For most of his career, I have had a begrudging respect for the fastidious aesthetic of Wes Anderson. There is an undeniable craft on display in every single frame that he composes, one that is meticulous and filled with obvious wit. His films live and breathe in the minute, with carefully orchestrated details of the somewhat hermetically sealed worlds of his characters.
From 1996’s Bottle Rocket to 2014’s Grand Budapest Hotel, the characters in his live-action films are archly sketched types, too smart by a noticeable degree and too easily bothered by the mundane world around them. It almost always feels like they exert a force of will or personality to alter their realities. That was the effect of Wes-world. That sense came, first and foremost, from the writer-director, as if the characters were merely a collection of variations of his own persona, and it was Anderson sharing his dreamscape with us.
So where does that leave his two stop-motion animation works — 2009’s Fantastic Mr. Fox and now Isle of Dogs? I would argue that these films, which put the artifice at the forefront, offer a truer expression of the human element because we know and recognize that these characters are stand-ins. They aren’t simply human markers or placeholders (better yet, not avatars). We understand that the animals represent ideals and principles that his humans fail to achieve, but the animals still have faults, failings and primal urges utterly familiar to us. They are not abstractions, as I sometimes feel Anderson allows his live-action human characters to become.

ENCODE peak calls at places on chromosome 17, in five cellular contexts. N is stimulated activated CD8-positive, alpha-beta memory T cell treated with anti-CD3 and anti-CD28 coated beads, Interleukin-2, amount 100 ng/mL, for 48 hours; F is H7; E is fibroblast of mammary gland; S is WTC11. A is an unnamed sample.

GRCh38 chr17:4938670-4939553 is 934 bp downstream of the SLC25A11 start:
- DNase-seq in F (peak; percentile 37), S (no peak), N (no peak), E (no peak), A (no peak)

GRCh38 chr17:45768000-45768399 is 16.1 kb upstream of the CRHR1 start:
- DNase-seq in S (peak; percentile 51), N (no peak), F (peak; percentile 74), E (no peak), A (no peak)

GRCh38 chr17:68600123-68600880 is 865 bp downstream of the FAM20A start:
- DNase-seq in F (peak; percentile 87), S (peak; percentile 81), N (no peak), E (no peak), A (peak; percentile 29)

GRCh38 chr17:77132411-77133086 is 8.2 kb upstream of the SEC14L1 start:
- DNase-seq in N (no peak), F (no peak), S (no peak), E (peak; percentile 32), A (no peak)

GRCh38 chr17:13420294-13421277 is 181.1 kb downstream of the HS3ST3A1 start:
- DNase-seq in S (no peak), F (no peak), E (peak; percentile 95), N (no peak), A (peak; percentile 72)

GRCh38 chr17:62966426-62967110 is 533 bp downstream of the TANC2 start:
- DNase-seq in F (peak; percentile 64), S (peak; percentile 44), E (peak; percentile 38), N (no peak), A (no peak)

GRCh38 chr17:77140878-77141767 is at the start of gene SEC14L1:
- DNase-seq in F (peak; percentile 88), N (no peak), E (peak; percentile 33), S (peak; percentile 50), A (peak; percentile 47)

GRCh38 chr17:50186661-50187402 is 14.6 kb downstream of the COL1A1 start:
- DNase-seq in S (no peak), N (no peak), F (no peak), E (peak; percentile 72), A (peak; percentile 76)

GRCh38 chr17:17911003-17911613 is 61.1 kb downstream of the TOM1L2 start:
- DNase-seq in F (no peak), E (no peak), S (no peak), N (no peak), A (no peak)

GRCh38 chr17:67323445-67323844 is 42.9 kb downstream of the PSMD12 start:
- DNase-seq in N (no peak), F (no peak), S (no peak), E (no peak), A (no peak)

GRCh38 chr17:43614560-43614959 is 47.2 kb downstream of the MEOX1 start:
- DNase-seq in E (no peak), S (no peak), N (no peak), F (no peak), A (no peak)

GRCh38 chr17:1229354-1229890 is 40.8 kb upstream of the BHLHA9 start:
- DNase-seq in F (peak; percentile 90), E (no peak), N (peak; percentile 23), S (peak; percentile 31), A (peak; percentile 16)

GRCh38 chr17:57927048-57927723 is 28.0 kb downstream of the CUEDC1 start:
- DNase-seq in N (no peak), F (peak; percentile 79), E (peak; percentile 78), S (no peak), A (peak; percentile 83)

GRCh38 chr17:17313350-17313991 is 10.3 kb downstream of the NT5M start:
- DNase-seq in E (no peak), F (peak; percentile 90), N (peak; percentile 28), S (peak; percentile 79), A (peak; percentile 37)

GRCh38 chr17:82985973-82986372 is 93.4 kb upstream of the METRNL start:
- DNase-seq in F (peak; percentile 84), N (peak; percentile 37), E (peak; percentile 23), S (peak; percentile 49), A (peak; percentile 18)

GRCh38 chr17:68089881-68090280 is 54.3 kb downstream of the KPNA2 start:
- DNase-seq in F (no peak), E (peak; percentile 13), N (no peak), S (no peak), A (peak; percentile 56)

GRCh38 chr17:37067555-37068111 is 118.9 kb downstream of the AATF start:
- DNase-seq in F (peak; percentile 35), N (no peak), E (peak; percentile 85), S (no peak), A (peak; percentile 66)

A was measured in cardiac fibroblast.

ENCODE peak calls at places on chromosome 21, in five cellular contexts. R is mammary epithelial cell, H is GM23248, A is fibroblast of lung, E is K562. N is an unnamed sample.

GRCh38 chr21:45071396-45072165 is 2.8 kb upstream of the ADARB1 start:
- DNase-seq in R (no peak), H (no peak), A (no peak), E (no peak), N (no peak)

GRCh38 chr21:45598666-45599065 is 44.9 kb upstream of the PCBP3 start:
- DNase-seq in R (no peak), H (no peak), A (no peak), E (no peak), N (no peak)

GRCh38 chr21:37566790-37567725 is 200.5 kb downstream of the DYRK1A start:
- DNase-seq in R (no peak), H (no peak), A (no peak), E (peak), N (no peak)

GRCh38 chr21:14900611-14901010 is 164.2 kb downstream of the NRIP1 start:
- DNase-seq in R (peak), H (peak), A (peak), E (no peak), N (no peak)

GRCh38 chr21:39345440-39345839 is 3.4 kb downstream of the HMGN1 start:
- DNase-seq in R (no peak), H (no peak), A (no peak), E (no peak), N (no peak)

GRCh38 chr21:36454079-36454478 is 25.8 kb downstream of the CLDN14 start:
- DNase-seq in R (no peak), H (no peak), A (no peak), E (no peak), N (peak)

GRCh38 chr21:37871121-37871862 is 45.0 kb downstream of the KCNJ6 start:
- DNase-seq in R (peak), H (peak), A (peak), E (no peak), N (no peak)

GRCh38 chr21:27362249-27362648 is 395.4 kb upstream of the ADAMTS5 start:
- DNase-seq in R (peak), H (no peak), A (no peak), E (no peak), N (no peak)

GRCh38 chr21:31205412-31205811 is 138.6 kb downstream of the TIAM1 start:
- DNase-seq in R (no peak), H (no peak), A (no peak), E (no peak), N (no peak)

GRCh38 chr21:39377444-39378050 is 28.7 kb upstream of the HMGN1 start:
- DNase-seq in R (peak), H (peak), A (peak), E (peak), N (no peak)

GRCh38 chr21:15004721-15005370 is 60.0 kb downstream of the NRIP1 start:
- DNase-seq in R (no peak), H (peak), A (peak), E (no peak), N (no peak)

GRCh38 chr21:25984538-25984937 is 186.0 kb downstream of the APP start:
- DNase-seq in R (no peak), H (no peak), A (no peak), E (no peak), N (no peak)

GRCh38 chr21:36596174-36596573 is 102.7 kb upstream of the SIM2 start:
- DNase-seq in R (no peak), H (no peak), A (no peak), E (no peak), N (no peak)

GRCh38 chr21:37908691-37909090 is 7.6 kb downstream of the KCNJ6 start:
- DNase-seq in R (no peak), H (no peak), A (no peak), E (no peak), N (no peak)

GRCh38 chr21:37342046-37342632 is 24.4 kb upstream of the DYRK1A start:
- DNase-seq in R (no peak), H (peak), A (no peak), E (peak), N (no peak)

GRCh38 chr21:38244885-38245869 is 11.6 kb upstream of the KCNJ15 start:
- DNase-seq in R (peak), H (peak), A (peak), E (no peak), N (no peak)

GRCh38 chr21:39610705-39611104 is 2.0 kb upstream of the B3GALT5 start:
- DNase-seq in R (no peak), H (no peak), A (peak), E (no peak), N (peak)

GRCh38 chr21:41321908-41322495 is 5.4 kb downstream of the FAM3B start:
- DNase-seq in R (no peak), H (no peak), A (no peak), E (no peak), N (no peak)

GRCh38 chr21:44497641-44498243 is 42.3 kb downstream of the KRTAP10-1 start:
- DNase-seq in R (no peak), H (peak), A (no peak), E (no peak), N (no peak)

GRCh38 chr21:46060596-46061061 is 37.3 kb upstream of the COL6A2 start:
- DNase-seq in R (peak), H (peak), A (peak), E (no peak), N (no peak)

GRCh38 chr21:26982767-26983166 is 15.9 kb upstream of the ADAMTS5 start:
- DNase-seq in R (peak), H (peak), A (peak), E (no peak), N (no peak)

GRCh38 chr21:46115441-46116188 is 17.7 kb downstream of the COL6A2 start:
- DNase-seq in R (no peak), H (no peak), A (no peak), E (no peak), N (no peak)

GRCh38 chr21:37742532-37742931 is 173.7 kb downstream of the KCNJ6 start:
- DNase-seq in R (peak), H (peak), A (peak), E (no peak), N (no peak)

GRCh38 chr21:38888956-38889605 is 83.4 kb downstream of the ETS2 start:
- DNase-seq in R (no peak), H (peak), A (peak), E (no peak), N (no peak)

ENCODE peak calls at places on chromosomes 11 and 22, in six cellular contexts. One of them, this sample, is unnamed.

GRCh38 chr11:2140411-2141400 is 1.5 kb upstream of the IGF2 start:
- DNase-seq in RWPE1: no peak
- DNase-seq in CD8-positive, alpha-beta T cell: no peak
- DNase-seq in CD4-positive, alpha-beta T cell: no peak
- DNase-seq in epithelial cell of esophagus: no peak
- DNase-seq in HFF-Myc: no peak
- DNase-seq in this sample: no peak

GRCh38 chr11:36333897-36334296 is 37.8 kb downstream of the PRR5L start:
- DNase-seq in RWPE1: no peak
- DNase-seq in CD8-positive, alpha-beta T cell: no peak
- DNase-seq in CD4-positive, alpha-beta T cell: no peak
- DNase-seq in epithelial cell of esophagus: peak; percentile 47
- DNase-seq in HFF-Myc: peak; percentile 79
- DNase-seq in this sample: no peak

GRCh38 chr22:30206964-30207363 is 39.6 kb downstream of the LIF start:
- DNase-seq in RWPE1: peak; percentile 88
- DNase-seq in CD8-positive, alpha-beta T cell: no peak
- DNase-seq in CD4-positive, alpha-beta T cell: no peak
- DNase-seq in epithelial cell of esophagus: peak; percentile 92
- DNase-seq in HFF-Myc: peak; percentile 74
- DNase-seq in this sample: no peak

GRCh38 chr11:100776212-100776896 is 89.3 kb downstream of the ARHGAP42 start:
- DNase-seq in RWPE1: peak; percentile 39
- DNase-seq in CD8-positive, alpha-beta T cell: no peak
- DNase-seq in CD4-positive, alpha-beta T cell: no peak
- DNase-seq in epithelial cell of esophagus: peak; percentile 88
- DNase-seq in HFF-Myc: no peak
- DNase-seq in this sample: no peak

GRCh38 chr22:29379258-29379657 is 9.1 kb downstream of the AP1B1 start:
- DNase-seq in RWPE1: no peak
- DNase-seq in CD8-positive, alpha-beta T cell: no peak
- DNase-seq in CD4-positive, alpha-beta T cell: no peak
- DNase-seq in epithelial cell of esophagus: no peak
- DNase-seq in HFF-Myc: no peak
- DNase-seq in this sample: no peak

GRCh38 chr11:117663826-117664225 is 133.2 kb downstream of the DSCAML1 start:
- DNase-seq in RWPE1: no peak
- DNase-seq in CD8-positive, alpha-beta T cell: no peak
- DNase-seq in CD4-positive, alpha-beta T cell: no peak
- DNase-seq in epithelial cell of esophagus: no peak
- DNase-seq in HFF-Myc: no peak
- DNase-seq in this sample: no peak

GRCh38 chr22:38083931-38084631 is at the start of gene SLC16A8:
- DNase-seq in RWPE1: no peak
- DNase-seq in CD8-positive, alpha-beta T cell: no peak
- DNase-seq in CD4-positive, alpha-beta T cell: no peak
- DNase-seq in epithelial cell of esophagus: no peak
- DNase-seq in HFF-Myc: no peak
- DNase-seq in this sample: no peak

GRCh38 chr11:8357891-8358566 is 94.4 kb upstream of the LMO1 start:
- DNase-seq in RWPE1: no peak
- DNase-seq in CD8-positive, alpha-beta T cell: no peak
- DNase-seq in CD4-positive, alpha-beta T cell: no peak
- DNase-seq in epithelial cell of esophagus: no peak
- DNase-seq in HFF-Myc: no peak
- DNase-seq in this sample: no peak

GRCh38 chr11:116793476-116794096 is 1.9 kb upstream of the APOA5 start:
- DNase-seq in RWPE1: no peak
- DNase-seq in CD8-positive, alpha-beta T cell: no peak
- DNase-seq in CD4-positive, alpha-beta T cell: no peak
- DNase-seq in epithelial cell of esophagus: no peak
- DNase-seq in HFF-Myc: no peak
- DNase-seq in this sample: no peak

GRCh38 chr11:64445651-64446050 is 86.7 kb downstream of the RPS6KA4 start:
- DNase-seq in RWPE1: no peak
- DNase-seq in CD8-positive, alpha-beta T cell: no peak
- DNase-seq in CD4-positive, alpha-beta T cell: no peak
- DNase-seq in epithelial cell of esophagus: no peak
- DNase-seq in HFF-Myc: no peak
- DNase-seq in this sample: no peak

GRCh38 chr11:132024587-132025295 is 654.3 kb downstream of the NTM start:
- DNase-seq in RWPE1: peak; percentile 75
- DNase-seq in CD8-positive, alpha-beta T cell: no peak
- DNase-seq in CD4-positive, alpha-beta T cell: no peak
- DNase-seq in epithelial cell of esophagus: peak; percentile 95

In Isle of Dogs, which is set in Japan, the canines have been exiled to a trash heap of an island after a severe case of dog flu overtakes their population and threatens the routine stability of human life. There we meet the characters. Chief (voiced by Bryan Cranston) is a rascally stray perpetually on the verge of a sharp biting attack because he is wounded and unfamiliar with human contact. He might want to be Man’s Best Friend, but life hasn’t given him a reason to trust a man enough to be loyal.
His cohorts on the island are Rex (Edward Norton), King (Bob Balaban), Boss (Bill Murray) and Duke (Jeff Goldblum), who all have pleasant memories of human companionship — the voice work of these actors seems to lovingly mimic the rhyme and rhythms of their characters’ former masters. So when Atari (Koyu Rankin) steals a plane and crash-lands on the isle in search of his own exiled dog, it comes as no surprise that Rex is able to convince the others to help the young boy. Even Chief supports the pack, but he always starts off pulling as the others push forward.
In Anderson’s live-action features, his actors usually have to invest their characters with their own personal charisma and warmth, as Anderson seems to resist doing that for them in his screenplays and removed directing style. Bill Murray, for instance, seems to perpetually be playing “Bill Murray” in Anderson projects; we enjoy him for being himself, but we know he’s never going to cut loose and give us even more of his prismatic charm, because that would unsettle the ironically detached Anderson vibe.
But here, I found a real sense of kinship among the dogs. And the magic of Isle of Dogs is in full-bloom in their interactions. We see their unity of purpose, but also understand that it is not always cohesive from the onset. Chief chafes under the quickly proclaimed leadership of Rex. It would be easy to see the pack as a collection of alpha dogs — that is how Chief envisions them — but they aren’t. Yet, the interplay between Chief and Rex never results in the antagonistic conflict we might assume. Anderson shows us how each of these willful characters bends without breaking.
And in doing so, Anderson loosens up, too. Isle of Dogs is earthy and elemental in its depiction of human qualities, and it’s a blueprint that hopefully the writer-director will learn to apply to his future live-action films. A film is more than just the carefully appointed details of its frames. (Now playing) (PG-13) Grade: B+